Depending upon your region, your budget and your own decisions, you’ll want to a) assess where the water is coming from and b) note the solution and professional for each problem. As we’ve mentioned, water can come from multiple sources and damage your foundation from a number of different directions. If water is coming in through your foundation, there are several different methods to create a water barrier to your foundation. In new construction, damp-proofing is often done to the exterior of the foundation. It’s a thick, black liquid that is painted on the exterior of the concrete. The problem with damp-proofing is that it acts like a water barrier but it is not water proof. In other words, it will successfully keep out regular moisture from the surrounding soil but will not be a protection against a massive amount of incoming water. The interior basement walls of older homes can be painted with a coat of concrete water proofing product such as Drylok or Kryton. There are many other concrete, foundation waterproofing methods. To get the best information for your home, contact a concrete contractor, a foundation repair contractor or a contractor who specializes in waterproofing.

Who should I call when my basement floods?

If you have standing water, or water actively flowing into your basement, do not attempt to wade through the water until you shut off your electricity to the area and be absolutely sure that there are no open circuits standing in the water. When you’ve checked on the electricity, call a sub-pump installer, basement contractor or foundation contractor. You’ll want to use a bucket or a wet vacuum to suck up as much water as possible.  You can also hire a flood cleanup crew to come in and expertly clean and remove damaged items. If you have a lot of electrical items that may have been exposed to water, call an electrician immediately and do not attempt to stand in water while touching any electrical equipment.  Any fabric or carpeting will most likely need to be ripped out and replaced. Appliances that have been sitting in water should also be assessed by a repair person before you operate them. Remove any valuable items from the area until the basement is water free.

How do I repair my water-damaged basement?

If the damage is significant you may be in the situation to hire several types of professionals. You’ll want to hire a flood cleanup crew to remove water damaged items and clean for mold and mildew. You may need to install a sub-pump to actively pump out and remove water (this is especially important for basements that flood on a regular basis). You may need to install French drains, for which you’ll want to  hire a landscaper. For basements that have constant dampness or other foundation-related issues, hire a foundation repair contractor.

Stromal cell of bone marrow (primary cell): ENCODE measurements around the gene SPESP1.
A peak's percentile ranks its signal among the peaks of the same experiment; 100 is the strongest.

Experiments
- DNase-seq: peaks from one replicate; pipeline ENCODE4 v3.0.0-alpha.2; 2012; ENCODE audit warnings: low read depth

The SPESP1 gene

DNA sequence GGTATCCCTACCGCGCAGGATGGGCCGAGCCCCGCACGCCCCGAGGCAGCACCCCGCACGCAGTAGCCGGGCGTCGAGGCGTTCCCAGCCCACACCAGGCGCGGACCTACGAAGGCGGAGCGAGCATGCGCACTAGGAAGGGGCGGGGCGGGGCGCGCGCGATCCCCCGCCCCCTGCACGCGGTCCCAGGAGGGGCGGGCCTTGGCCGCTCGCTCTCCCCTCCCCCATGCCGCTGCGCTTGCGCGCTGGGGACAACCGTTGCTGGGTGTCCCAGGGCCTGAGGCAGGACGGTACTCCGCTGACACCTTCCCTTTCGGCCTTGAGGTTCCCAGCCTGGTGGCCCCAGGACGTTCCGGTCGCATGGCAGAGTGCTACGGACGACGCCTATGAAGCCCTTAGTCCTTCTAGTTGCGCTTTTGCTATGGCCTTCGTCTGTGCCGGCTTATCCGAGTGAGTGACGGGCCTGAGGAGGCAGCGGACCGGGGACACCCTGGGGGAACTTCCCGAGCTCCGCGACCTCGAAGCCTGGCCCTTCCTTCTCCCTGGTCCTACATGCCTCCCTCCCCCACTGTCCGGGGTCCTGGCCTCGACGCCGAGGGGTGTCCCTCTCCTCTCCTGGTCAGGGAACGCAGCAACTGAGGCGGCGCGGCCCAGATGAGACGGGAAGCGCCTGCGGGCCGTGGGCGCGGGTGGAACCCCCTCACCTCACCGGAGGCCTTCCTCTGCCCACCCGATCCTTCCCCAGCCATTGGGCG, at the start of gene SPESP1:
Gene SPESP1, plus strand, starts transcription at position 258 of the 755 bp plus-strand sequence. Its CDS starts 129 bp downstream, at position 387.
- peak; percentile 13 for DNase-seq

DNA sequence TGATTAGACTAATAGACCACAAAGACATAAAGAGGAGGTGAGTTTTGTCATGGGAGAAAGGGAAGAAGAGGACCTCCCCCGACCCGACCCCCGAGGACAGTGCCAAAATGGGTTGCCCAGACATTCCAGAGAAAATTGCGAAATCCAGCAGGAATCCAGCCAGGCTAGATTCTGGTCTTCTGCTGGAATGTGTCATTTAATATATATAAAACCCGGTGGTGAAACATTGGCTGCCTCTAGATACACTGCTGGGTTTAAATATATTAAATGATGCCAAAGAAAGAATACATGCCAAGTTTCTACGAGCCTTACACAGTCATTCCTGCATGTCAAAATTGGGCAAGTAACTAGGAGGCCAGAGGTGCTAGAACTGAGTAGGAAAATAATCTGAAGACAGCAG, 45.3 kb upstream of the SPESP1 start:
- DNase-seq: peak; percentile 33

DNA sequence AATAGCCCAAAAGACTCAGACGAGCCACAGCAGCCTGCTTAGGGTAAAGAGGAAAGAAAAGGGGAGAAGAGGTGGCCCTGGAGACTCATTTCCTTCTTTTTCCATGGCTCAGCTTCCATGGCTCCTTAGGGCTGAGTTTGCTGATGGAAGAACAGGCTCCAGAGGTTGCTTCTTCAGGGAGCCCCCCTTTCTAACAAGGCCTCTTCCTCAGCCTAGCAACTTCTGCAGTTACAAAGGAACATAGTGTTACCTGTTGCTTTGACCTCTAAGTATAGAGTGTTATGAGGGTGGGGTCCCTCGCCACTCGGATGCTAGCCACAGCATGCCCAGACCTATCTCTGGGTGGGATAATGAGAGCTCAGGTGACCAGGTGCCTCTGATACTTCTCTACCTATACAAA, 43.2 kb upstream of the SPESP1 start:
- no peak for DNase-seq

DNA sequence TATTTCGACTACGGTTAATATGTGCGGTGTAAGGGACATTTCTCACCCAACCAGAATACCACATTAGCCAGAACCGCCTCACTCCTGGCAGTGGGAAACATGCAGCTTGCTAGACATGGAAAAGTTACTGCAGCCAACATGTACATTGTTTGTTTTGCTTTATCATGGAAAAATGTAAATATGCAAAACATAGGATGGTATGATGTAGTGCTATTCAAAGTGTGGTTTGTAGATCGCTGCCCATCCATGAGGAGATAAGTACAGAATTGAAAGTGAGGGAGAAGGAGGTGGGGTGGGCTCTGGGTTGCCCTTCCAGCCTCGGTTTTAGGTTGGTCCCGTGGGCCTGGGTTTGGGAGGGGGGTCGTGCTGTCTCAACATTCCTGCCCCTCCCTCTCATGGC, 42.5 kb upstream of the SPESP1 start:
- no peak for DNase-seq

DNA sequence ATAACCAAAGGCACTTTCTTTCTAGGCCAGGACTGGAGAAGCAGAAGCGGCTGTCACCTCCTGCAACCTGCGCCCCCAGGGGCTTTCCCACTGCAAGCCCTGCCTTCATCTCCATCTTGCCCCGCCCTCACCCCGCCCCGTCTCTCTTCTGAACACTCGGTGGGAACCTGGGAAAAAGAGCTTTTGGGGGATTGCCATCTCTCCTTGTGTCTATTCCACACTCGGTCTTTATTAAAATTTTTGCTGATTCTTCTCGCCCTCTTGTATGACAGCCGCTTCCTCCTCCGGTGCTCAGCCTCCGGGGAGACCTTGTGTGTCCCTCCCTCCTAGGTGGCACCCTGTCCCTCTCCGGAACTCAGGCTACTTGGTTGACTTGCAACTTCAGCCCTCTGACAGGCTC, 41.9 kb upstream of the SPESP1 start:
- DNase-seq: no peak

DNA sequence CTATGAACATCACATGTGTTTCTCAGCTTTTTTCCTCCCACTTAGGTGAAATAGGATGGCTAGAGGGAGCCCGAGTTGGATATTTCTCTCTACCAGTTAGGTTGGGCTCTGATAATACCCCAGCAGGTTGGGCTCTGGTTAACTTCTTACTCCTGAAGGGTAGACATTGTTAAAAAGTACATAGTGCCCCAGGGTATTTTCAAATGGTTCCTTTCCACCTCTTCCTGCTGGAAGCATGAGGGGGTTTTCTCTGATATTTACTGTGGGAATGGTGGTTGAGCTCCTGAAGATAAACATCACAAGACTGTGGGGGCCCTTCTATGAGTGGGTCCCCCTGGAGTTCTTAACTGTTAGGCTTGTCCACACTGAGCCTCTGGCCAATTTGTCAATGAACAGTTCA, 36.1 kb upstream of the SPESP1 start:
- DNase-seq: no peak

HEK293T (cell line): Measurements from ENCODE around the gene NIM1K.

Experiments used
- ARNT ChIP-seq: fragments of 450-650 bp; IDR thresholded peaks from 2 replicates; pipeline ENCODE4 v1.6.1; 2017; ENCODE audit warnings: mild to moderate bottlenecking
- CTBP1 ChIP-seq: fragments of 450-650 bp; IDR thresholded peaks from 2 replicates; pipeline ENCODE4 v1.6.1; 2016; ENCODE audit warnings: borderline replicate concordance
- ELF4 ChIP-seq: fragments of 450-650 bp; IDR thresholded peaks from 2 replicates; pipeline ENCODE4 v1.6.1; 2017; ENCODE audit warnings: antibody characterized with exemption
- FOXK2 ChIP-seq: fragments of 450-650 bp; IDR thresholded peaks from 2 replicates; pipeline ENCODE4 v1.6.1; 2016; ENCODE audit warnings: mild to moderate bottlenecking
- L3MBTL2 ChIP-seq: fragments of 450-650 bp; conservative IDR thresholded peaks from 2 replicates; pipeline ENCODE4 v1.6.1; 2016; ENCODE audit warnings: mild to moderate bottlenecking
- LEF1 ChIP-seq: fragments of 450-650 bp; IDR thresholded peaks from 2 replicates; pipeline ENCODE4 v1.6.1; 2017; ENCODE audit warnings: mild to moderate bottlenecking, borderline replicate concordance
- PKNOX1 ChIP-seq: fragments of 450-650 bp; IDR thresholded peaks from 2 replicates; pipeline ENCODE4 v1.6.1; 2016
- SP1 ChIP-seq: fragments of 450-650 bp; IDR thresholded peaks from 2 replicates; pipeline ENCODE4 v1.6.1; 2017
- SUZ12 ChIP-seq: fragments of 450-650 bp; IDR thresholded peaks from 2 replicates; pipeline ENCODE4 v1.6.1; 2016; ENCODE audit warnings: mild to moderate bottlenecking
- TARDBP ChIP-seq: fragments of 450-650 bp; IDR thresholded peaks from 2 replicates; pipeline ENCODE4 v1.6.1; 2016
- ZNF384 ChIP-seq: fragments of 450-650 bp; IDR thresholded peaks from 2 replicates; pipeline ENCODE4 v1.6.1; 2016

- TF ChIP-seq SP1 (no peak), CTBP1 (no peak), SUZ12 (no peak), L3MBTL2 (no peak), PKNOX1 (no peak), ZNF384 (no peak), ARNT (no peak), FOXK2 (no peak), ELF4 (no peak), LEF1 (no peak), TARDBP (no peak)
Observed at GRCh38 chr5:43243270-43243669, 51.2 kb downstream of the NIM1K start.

What are the long-term issues with flood-damaged basements?

Basements that experience regular flooding will expose homeowners to mold and mildew, which can lead to eye irritation, sneezing, nasal stuffiness and skin irritation. Mold has been linked to allergies, asthma and respiratory issues.  Regular water damage to the foundation of your home can contribute to structural weakness. There are obvious costs to dealing with a flooded basement and no homeowner wants to clean up a flood multiple times. The overall value of your home can also be negatively affected by a flood. Allergens alone can contribute to as much as a 15% decline of a home’s value according to MSN Real Estate, and not disclosing water damage to your home to a potential buyer can be detrimental to the sale of your home.

DIY tips to prevent and tackle basement flooding:

– Move all electrical outlets or plugs to higher levels in the basement

– Do not store valuable items in a basement with potential flooding issues

– The ground next to your foundation should slope away from the home

– Point gutters and downspouts to discharge water at least 5 feet away from the home

– Plant plants and boarders at least 12 inches away from the foundation

– Seal all windows and vents

– Unclog gutters and downspouts

– Waterproof the walls inside your basement with a roll-on concrete waterproofing product

– Consider installing a sub-pump to pump out unwanted standing water

– Address poorly-draining soil around the home by installing a French drain.

– Call a foundation contractor to address ongoing and outstanding issues with your foundation